Supreme Court reaffirms landmark informed-consent ruling in chickenpox case.

  • K Capen
  • Published 1997 in
    CMAJ : Canadian Medical Association journal…

Abstract

In June the Supreme Court of Canada ruled that a British Columbia family physician had adequately discharged her duty to disclose even though she failed to tell her patient of a serious but very small increased risk to her fetus posed by a case of chickenpox. The patient, Carole Arndt, gave birth in 1986 to a daughter who was diagnosed with congenital varicella syndrome. She requires feeding through a tube because she is unable to swallow. When asked about the possible effects of chickenpox on the patient’s developing fetus, Dr. Margaret Smith had explained that there were frequently occurring risks of limb and skin abnormalities. However, she did not discuss more serious although less frequent risk of possible brain damage and other defects. This case reaffirmed the landmark 1980 judgement in Reibl v. Hughes concerning the legal requirement for informed consent. The Supreme Court ruling also supported the ruling of the trial judge, who had dismissed Arndt’s claim. During that trial, Arndt contended that had Smith advised her appropriately of the serious risk of injury to her fetus, she would have terminated her pregnancy and thus have avoided the considerable expense of providing the long-term care for her daughter. Smith responded that her patient would not have had an abortion even if she had been fully advised. The trial judge concluded that Arndt would not have aborted the fetus. That conclusion supported Smith’s request for dismissal of the claim, despite the patient’s testimony to the contrary. The judge made the decision because of evidence that: • Arndt desired a child; • she was sceptical of mainstream medicine; • an abortion in the second trimester of pregnancy held increased risks; and • an abortion at this stage would have required the approval of a committee on health-related grounds. Other supportive testimony included evidence that the risk of serious injury to the fetus was very small and medical advisers would have recommended against abortion for a patient in Arndt’s situation. In ruling on Arndt v. Smith, the Supreme Court explained the significance of the Reibl precedent, stating that the case marked “the rejection of the paternalistic Education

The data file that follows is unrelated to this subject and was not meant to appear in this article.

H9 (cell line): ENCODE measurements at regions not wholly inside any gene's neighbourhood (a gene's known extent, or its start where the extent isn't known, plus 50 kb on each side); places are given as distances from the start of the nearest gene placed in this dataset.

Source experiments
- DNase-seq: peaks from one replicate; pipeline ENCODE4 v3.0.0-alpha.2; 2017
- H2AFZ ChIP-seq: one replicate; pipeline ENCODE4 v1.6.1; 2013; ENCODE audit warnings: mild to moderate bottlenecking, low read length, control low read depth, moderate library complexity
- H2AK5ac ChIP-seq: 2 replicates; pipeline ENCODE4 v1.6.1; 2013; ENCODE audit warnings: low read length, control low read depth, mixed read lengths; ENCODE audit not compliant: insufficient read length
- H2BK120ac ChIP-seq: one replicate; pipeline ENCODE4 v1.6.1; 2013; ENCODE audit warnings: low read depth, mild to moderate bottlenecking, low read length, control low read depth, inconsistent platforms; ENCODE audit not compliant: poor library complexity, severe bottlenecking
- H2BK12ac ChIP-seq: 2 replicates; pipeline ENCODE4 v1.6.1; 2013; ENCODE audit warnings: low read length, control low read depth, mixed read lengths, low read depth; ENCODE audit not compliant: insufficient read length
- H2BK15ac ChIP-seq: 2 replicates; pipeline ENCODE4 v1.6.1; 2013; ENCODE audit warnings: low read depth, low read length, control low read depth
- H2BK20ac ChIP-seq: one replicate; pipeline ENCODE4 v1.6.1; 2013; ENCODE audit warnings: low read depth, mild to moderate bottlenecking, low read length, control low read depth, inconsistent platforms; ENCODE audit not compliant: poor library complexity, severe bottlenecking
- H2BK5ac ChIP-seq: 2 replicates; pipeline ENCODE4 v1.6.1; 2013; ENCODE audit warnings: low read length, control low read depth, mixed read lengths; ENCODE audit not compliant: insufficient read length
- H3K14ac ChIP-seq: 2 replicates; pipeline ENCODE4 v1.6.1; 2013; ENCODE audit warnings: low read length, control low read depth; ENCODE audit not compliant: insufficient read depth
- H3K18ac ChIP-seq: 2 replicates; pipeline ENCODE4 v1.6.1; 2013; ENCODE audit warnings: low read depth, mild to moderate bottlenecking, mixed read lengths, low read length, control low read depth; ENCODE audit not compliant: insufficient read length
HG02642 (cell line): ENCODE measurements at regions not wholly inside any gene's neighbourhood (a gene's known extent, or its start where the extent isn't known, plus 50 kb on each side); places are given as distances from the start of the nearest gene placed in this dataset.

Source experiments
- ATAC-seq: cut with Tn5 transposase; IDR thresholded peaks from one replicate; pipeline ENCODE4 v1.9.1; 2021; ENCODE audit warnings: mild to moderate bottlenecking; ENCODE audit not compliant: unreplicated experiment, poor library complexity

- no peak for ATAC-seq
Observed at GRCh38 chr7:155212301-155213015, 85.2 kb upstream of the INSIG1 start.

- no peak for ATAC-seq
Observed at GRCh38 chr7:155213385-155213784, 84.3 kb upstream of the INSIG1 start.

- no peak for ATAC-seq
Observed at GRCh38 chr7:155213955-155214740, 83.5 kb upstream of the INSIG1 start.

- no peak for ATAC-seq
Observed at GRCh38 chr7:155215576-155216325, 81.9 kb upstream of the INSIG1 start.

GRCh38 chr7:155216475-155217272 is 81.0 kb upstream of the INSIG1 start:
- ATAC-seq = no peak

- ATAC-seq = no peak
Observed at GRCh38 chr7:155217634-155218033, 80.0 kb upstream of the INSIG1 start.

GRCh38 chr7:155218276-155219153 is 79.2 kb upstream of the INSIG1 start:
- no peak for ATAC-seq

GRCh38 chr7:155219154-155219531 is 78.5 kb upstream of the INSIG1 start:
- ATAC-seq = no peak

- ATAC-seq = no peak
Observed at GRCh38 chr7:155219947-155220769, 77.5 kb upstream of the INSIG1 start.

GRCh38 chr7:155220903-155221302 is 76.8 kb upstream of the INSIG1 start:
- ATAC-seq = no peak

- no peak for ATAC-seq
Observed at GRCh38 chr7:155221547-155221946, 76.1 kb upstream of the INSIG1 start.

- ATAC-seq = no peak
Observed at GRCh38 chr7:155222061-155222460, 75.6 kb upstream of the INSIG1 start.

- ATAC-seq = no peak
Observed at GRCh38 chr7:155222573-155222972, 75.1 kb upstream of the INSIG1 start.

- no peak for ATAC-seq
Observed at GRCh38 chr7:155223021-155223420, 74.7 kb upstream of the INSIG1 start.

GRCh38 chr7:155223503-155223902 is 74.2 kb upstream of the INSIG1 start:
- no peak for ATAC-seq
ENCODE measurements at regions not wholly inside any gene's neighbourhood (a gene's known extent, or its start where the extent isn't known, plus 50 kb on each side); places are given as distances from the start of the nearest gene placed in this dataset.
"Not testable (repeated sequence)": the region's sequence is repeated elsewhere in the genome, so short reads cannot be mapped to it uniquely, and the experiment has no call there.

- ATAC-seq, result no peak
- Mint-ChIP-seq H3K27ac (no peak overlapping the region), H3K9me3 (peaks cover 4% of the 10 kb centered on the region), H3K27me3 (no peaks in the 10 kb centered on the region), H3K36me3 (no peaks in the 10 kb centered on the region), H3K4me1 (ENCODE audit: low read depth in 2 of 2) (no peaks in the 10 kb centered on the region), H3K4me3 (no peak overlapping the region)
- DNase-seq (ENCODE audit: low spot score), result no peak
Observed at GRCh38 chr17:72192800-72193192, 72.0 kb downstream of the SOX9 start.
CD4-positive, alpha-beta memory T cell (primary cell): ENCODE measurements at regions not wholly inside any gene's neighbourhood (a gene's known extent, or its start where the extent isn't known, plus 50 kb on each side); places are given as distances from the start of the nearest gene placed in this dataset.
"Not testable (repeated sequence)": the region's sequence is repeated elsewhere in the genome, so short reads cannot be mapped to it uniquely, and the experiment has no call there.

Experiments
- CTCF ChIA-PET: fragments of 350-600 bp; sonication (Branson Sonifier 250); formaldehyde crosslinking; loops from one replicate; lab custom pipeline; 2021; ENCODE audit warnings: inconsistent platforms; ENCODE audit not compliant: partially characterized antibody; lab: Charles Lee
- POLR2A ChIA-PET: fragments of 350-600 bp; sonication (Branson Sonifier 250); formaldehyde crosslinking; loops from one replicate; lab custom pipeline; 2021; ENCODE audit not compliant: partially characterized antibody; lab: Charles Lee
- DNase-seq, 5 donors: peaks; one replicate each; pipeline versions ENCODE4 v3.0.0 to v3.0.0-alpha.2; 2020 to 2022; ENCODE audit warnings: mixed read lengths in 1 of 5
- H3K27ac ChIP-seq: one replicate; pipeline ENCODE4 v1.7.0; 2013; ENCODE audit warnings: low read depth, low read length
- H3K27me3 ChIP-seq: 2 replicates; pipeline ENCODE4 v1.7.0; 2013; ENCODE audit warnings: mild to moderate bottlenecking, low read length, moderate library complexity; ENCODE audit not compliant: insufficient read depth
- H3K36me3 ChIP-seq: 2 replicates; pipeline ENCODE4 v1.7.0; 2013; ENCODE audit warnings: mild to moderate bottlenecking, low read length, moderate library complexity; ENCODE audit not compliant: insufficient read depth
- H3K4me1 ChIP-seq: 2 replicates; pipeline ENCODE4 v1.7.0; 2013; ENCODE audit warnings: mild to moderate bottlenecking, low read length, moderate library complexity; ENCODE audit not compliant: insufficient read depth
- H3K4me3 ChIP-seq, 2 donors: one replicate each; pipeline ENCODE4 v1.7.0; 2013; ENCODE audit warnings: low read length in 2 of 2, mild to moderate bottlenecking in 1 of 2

Cite this paper

@article{Capen1997SupremeCR, title={Supreme Court reaffirms landmark informed-consent ruling in chickenpox case.}, author={K Capen}, journal={CMAJ : Canadian Medical Association journal = journal de l'Association medicale canadienne}, year={1997}, volume={157 5}, pages={553-4} }